Thoughts on Bond v. United States [Updated]

June 2

Today’s Supreme Court decision in Bond v. United States largely avoids the big constitutional issue that was the original focus of the case: the scope of the treaty power. Carol Anne Bond had been prosecuted by the federal government for violating 18 U.S.C. Section 229, the federal statute implementing the Chemical Weapons Convention, which bans the use of “chemical weapons.” Bond had tried to use toxic substances to harm another woman who had been having an affair with Bond’s husband, by coating her mailbox and doorknob with them.

The implementing statute bans the use and possession of all “chemical weapons” and very broadly defines that category to include any “toxic chemical and its precursors, except where intended for a purpose not prohibited under this chapter as long as the type and quantity is consistent with such a purpose.” The excepted purposes are “[a]ny peaceful purpose related to an industrial, agricultural, research, medical, or pharmaceutical activity or other activity.” Despite this extremely broad language, the Court avoided the issue of whether the law falls within the scope of the treaty power by concluding that Section 229 does not actually ban what Bond did. This enables the Court to avoid the difficult treaty power issue: whether treaties can authorize Congress to legislate beyond the scope of its other enumerated powers.

But the Court’s opinion still has at least some implications for the treaty power question. In order to interpret Section 229 to exclude Bond’s conduct, Chief Justice John Roberts’ majority opinion (joined by six justices in all) applied the longstanding canon against construing federal laws as upsetting “the usual constitutional balance of federal and state powers” unless the law does so very clearly. In this case, the Court concluded that it was plausibly possible to interpret the law narrowly so as to avoid intruding into “local” criminal conduct, such as what Bond did. Notice, however, that Section 229 would not upset “usual constitutional balance” between the states and the federal government if the latter has a power to sign and implement treaties regardless of their subject matter. In that event, a treaty covering “local” conduct would be just constitutional business as usual.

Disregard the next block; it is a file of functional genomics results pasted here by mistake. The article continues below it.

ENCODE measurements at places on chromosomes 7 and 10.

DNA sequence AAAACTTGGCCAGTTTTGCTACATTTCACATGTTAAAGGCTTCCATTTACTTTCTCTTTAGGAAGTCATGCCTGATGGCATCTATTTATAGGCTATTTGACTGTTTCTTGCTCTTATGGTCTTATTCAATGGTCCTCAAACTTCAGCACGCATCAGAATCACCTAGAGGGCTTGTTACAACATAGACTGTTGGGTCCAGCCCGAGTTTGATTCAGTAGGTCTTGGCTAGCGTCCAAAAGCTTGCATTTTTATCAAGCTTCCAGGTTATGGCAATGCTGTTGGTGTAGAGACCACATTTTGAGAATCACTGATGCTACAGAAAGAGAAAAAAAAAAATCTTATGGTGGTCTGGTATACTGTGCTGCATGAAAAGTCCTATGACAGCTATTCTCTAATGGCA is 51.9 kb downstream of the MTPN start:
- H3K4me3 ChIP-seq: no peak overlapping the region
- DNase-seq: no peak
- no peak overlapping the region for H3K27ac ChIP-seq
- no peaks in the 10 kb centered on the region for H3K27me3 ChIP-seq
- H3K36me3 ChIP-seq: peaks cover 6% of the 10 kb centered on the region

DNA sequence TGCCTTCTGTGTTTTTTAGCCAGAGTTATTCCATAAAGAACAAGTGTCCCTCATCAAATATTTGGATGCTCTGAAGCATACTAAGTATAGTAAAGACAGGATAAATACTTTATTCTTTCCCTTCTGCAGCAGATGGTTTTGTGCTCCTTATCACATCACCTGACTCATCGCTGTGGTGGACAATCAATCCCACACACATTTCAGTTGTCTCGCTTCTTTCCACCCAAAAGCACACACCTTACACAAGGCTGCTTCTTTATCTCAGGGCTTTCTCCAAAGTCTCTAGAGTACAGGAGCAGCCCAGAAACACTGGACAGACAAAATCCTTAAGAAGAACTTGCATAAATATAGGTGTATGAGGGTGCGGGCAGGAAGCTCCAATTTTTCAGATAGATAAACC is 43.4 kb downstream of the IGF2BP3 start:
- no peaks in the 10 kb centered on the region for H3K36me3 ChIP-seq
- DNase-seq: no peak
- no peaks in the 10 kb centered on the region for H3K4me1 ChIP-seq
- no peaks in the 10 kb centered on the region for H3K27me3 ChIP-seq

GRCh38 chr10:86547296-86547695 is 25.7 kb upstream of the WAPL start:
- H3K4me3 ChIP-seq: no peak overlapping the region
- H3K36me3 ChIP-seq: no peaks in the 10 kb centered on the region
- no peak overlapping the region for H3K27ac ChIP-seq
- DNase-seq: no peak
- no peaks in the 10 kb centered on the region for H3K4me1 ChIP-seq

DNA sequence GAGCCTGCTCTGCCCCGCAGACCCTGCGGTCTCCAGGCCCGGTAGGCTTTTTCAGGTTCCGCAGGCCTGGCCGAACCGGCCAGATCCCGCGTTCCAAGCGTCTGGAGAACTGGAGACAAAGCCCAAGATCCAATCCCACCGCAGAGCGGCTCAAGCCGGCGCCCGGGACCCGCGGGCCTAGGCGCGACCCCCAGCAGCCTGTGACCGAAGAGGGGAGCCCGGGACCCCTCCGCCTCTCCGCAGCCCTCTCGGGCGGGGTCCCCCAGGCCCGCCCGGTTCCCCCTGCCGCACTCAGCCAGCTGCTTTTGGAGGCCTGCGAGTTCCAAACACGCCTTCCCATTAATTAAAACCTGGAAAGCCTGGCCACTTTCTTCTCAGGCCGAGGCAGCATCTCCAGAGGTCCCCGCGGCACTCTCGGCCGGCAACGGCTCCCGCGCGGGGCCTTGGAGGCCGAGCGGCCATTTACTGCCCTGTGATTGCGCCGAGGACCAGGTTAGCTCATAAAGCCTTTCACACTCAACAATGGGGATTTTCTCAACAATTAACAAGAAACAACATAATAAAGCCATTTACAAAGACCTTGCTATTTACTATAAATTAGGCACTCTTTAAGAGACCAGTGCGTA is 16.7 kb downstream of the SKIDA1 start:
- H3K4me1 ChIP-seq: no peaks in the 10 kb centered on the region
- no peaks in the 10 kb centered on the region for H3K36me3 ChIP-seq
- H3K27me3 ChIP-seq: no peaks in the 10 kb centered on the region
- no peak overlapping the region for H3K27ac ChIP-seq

Therefore the majority opinion at least suggests that there are serious doubts about whether the treaty power can reach local crimes like those committed by Bond. That doesn’t mean that the majority justices clearly conclude that it does not reach it. They did ultimately avoid that issue, after all. But it at least hints in that direction.

Justice Scalia’s concurring opinion (joined on this point by Thomas and Alito), rejects the majority’s interpretation of Section 229. Rightly so, in my view. As Scalia emphasizes, Section 229 seems both clear and broad, forbidding all use and possession of “toxic substances” unless for a “peaceful purpose.” Bond pretty obviously used and possessed toxic substances, and equally obviously, her use was not peaceful.

Scalia, joined by Thomas, also concludes that the treaty power does not give Congress the authority to enact implementing statutes that go beyond the scope of Congress’ other enumerated powers under Article I. In a separate concurring opinion, Justice Thomas, joined by Scalia and Alito, argues that Section 229 is unconstitutional because the the treaty power only extends to treaties addressing “matters of international intercourse,” but does not cover “matters of purely domestic regulation” such as Bond’s conduct.